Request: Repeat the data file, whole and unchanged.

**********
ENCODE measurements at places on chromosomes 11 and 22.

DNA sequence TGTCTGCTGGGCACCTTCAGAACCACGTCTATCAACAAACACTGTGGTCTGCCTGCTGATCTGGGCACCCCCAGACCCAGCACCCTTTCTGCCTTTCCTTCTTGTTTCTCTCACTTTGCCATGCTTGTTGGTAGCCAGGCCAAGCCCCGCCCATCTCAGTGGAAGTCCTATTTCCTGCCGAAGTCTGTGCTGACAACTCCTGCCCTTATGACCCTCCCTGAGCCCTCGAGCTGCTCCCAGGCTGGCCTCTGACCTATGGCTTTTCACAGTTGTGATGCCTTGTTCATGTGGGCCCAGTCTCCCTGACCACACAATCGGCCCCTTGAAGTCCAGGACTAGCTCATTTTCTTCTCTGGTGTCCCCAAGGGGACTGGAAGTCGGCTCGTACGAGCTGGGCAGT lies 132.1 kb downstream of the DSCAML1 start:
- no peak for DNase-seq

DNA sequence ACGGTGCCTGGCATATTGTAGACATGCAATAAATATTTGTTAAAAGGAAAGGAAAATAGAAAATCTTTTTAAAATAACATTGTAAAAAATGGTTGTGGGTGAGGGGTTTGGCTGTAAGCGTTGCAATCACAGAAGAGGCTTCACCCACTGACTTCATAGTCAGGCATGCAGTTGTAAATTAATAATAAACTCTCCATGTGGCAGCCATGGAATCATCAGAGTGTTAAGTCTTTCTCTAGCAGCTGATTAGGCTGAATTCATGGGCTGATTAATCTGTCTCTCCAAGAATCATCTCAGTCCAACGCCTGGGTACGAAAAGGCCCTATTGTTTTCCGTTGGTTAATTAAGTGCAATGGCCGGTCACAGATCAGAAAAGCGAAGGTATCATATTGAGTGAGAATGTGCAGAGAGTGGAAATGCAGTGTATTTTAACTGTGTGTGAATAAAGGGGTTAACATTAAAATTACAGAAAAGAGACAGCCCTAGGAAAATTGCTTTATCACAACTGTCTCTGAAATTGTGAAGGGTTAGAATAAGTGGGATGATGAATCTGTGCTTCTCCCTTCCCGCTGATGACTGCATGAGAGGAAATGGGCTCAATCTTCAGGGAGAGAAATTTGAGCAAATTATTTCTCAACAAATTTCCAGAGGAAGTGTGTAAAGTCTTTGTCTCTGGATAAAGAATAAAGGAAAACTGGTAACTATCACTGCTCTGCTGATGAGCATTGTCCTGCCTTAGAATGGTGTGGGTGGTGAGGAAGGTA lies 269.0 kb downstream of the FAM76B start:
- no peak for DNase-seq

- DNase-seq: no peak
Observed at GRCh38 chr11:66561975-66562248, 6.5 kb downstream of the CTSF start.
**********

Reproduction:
ENCODE measurements at places on chromosomes 11 and 22.

DNA sequence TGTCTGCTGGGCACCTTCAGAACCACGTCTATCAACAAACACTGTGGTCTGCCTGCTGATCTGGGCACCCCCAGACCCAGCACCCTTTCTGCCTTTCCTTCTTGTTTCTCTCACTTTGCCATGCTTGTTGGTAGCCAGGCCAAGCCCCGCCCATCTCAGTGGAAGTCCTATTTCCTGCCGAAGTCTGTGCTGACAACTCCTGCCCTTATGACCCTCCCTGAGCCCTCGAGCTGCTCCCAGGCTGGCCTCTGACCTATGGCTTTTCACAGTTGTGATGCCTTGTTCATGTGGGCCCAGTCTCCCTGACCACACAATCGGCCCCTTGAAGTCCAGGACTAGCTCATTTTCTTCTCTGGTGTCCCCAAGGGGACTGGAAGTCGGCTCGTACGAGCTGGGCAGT lies 132.1 kb downstream of the DSCAML1 start:
- no peak for DNase-seq

DNA sequence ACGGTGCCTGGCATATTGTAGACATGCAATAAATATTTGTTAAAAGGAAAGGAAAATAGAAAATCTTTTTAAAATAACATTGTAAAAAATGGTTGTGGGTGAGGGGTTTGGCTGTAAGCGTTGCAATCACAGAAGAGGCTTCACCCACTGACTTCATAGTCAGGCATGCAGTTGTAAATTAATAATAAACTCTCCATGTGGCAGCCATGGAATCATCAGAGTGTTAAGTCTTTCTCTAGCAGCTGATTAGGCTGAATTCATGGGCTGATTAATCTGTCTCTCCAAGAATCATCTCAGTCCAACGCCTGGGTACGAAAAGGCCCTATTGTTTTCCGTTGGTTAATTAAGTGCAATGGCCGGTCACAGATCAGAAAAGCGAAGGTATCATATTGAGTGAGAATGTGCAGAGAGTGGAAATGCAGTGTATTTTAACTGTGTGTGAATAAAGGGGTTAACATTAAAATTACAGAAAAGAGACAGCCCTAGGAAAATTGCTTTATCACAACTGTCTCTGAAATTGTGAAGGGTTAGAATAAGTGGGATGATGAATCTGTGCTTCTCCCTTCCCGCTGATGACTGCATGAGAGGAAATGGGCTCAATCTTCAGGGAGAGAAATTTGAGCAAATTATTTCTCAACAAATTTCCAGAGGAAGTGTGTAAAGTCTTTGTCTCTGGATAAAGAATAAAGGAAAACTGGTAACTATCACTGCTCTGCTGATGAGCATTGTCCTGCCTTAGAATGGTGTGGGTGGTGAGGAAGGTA lies 269.0 kb downstream of the FAM76B start:
- no peak for DNase-seq

- DNase-seq: no peak
Observed at GRCh38 chr11:66561975-66562248, 6.5 kb downstream of the CTSF start.